Because so many of my ancestors (including my immediate family members, my mother and my brother) were school teachers, my files are loaded with school pictures. September makes me think of those first cool fall days when I’d pack a lunch, put on my freshly pressed brand new plaid dress with a white collar and cuffs (I may have worn other things, but those school day plaids are what I picture), collected all the notebooks and pencils that held so much promise of mysteries to be unraveled, and set off for the first of school days.
In Killbuck when we were living with Grandma that meant walking up School House Hill to the building built in 1922 . Later, from 8th through 12th grade, my family lived on School House Hill, and I just waited for my best friend Beverly Carpenter to come up the hill on school days and we’d walk the rest of the way to the new schoolhouse.
The earliest picture I found, printed as a postcard, seems to be at the Killbuck School that was on Main Street, before the big brick school on School House Hill was built in 1922. The first schoolhouse was a 2-room building constructed in 1880, then came a brick building on Main Street. I can’t identify any of the children (although it is possible the girl 4th from the right in the first row was my Grandmother) or the teacher. But from the flag’s strange arrangement of stars, I can tell you it was Between July 4, 1890 and 1891, the only year that flag was in use.
The next picture shows my grandmother sitting next to the teacher. The sign says “Intermediate [?] School – Mrs. Henderson, teacher- March 9, ’93  – Photo by J. G. Purdy.”
Now I want you to get a close look at the chapeaux my grandmother and the girl to her left are holding in their laps. Sporty, huh?
Grandmother Vera Anderson was in the first class to graduate from Killbuck High School. Two students graduated in 1899. My grandfather Doc Stout led the movement to establish a high school, which opened the year she started high school. (Before that those who wanted to continue their school days had to go away from home to a private academy.)
Now a jump to a new century. My Mother, Harriette Kaser, was one year younger than her brother Bill (William J. Anderson). They were inseparable as young kids, and when Bill started to school, Harriette would sneak away from home and show up at the school every day. Finally the teacher gave up and let her attend. Since her Grandmother Hattie Stout had already taught her to read, it was not a problem.
Here are Harriette (9) and Bill (10) in the bottom row, 2nd and 3rd from the right. January 24, 1916 is the date on the picture. Teacher, Miss Helen Williams. A childish hand has written the first names of all the students on the back –with some questionable spelling. I assume this is grade 5.
Here’s my father with a startling shock of hair in 8th grade at Millersburg. (My mother taught high school in that same school in the 1950’s).
My mother graduated from high school 2 months before she turned 16 years old, in 1924. She went to Ohio State University to study medicine, but after a year and a half was called upon to teach in a one-room school in Holmes County. By 1928, she was in Killbuck school pictures as the teacher rather than the student. She coached the girls basketball team, putting up a fight with the school officials to allow the girls to wear proper uniforms instead of dresses.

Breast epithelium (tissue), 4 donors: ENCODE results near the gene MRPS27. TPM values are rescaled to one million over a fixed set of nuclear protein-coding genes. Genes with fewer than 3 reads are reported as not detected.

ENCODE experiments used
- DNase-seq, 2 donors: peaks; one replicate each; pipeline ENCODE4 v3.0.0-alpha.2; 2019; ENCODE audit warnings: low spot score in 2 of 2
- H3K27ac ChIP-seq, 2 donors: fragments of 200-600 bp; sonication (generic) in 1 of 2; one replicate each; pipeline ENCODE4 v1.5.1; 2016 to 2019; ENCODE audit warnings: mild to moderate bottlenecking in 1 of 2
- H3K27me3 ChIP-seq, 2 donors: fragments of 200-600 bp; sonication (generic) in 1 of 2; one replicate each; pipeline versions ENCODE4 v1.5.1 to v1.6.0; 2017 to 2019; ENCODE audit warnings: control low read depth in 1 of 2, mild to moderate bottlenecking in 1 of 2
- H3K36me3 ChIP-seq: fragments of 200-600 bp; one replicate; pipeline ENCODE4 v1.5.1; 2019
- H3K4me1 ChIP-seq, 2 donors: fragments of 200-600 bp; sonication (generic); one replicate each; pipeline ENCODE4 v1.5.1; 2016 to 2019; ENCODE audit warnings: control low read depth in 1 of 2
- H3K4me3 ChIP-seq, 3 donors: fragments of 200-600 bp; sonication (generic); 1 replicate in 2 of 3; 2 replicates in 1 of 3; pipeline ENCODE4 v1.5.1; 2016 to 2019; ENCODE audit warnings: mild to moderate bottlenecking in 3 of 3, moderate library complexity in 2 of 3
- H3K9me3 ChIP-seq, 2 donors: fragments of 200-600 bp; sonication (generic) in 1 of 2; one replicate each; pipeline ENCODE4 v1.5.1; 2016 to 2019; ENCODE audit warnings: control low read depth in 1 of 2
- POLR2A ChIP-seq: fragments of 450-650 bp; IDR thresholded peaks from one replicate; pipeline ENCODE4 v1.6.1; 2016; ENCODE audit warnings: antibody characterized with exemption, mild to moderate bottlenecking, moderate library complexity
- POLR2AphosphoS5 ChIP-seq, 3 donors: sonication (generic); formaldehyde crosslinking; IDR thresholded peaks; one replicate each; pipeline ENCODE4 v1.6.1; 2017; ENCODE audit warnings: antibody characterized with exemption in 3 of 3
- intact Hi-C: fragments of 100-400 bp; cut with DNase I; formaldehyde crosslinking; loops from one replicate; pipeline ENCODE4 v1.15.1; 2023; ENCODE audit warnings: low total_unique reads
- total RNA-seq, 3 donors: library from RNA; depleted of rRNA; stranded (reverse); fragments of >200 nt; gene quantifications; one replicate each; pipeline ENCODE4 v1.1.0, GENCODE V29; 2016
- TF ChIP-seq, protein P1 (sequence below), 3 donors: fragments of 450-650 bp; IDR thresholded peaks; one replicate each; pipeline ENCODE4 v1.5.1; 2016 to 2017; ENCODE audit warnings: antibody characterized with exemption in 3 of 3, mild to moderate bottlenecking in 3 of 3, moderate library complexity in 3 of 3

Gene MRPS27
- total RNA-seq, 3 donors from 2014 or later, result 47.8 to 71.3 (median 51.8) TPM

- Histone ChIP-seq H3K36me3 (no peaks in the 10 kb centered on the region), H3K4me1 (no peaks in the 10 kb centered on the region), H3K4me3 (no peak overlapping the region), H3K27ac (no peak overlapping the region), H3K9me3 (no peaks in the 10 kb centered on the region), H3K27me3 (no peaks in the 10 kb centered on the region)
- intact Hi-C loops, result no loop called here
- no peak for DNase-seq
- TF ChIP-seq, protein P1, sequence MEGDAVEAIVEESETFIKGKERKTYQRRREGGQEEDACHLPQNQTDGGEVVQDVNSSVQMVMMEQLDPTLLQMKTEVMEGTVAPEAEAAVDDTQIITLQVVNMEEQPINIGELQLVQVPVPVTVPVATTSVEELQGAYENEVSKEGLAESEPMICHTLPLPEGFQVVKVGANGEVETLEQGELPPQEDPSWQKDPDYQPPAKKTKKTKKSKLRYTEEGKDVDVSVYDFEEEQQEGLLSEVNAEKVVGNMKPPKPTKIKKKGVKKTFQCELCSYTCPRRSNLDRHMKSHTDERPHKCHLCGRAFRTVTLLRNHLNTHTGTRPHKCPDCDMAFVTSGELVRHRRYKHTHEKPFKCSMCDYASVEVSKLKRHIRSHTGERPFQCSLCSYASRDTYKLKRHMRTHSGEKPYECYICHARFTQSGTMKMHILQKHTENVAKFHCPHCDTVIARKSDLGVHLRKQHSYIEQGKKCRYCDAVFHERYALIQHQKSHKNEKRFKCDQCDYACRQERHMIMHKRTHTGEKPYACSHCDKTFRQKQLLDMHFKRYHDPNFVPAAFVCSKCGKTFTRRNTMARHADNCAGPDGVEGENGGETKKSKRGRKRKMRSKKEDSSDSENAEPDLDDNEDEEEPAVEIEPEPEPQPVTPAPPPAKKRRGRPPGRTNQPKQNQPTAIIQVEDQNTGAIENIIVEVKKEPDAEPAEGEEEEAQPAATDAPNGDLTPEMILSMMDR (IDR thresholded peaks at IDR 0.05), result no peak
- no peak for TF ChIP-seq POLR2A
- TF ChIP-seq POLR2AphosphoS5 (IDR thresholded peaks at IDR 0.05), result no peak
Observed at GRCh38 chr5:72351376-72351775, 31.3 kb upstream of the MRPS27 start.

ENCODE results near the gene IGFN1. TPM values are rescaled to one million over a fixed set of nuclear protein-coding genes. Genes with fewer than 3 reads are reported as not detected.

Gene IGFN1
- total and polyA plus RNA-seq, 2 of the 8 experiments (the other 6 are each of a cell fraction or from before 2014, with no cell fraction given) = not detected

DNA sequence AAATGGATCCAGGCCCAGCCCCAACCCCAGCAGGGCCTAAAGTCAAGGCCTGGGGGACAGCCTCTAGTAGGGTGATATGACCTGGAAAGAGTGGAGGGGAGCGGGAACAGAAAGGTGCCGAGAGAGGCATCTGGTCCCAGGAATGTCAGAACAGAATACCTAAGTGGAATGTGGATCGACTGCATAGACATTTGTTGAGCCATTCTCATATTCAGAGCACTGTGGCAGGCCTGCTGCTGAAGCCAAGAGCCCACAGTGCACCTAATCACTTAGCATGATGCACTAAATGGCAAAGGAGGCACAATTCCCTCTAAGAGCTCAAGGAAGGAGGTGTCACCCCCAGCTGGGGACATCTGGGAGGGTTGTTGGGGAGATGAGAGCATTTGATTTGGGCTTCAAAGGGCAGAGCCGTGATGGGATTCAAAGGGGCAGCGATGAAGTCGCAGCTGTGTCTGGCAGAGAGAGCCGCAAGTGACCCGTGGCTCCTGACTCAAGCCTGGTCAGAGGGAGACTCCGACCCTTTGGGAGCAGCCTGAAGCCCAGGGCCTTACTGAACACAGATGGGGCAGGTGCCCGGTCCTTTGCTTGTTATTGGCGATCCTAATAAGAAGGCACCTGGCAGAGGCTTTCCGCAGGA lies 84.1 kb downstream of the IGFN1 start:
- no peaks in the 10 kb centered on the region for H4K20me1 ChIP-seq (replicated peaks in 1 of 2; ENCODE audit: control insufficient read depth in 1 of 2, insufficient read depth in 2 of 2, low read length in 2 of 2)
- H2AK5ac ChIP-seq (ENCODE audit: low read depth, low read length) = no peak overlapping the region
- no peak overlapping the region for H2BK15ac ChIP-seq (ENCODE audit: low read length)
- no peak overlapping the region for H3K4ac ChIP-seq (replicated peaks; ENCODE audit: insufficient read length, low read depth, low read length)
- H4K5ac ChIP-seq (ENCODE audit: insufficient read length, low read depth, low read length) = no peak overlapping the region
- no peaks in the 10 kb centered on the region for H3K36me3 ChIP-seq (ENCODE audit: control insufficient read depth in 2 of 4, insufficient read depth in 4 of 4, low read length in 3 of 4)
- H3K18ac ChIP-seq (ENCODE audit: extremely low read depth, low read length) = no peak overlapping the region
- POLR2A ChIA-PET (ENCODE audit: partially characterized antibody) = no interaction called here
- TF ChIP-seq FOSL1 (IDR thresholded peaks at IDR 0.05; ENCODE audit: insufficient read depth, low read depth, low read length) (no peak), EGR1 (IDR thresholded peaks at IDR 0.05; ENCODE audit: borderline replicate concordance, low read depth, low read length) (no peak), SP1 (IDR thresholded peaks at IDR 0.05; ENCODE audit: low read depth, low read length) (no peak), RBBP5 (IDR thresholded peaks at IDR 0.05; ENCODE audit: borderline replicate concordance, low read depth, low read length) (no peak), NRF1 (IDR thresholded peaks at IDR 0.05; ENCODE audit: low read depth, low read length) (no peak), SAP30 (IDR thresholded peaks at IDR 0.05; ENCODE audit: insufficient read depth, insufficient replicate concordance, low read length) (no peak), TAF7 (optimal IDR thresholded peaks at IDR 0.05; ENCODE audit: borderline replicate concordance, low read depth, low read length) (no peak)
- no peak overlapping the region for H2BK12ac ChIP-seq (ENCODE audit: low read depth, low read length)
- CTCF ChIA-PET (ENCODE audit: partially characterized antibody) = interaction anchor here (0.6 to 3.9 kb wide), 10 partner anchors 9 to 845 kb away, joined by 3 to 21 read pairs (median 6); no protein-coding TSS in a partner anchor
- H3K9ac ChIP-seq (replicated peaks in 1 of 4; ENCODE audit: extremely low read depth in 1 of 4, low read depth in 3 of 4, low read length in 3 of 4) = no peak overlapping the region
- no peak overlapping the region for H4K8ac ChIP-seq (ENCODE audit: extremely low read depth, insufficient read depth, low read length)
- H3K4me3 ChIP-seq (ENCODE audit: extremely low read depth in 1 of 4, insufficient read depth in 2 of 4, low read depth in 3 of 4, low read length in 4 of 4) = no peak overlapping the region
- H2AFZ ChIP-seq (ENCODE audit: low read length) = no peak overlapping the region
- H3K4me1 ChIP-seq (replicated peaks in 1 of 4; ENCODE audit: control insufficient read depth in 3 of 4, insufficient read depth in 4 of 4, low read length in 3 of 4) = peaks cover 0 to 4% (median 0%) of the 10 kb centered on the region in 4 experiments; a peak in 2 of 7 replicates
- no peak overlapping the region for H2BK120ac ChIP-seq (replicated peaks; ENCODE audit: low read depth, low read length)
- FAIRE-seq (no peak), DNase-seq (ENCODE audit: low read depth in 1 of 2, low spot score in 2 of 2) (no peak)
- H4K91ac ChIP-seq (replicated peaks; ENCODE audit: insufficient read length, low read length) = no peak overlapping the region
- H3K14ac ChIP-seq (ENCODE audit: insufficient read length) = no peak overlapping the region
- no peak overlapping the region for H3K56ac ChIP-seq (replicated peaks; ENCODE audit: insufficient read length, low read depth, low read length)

The team won County Championships for several years. Harriette was Senior class advisor to classes when the students–particularly farm boys who took time off to work the fields and graduated late as a result–could be older than she was. She always appreciated the support she received from the first superintendent who hired her, Donald Egger.
A picture with no date, taken on the fire escape at the back of Killbuck’s brick school building, that was later an apartment house. I’m guessing circa 1930. My Aunt Sarah Anderson (who made cherry pudding) lived in an apartment there late in life. The only person I know very well is Ken Carpenter, the teacher. His wife (later) Verne Carpenter, was my fourth grade teacher. Ken and Verne were good friends of my parents and you saw them on vacation here.
Of course teaching in a small town school, meant that Harriette knew the families of most of her students, which could be both an advantage and a disadvantage. She even taught quite a few of her nieces and nephews. When I went to high school in Killbuck, I avoided her classes, but after we moved to Hilliard, Ohio, my brother had mother for a teacher. In the 1940’s she taught my cousins Herbert Anderson, Romona Anderson and JoAnn Anderson. Here’s a class in 1948.
If you are from Killbuck, or had relatives who went to school there, and would like to know the names that I have on the backs of the pictures, please leave a note in the comment section. I don’t know all of them, though, and would be happy for any identifications you can share.
And wherever you went to school, how about sharing your school days memories?
P.S. While I was in high school, a separate building was constructed on School House hill to house the elementary school. Now there is only an elementary school in Killbuck, as the High School was consolidated along with so many rural and small town schools back in the 60’s. I always thought it took the heart right out of the community because everyone got together at the school for athletic games, for Saturday night dances, and for school carnivals throughout the year.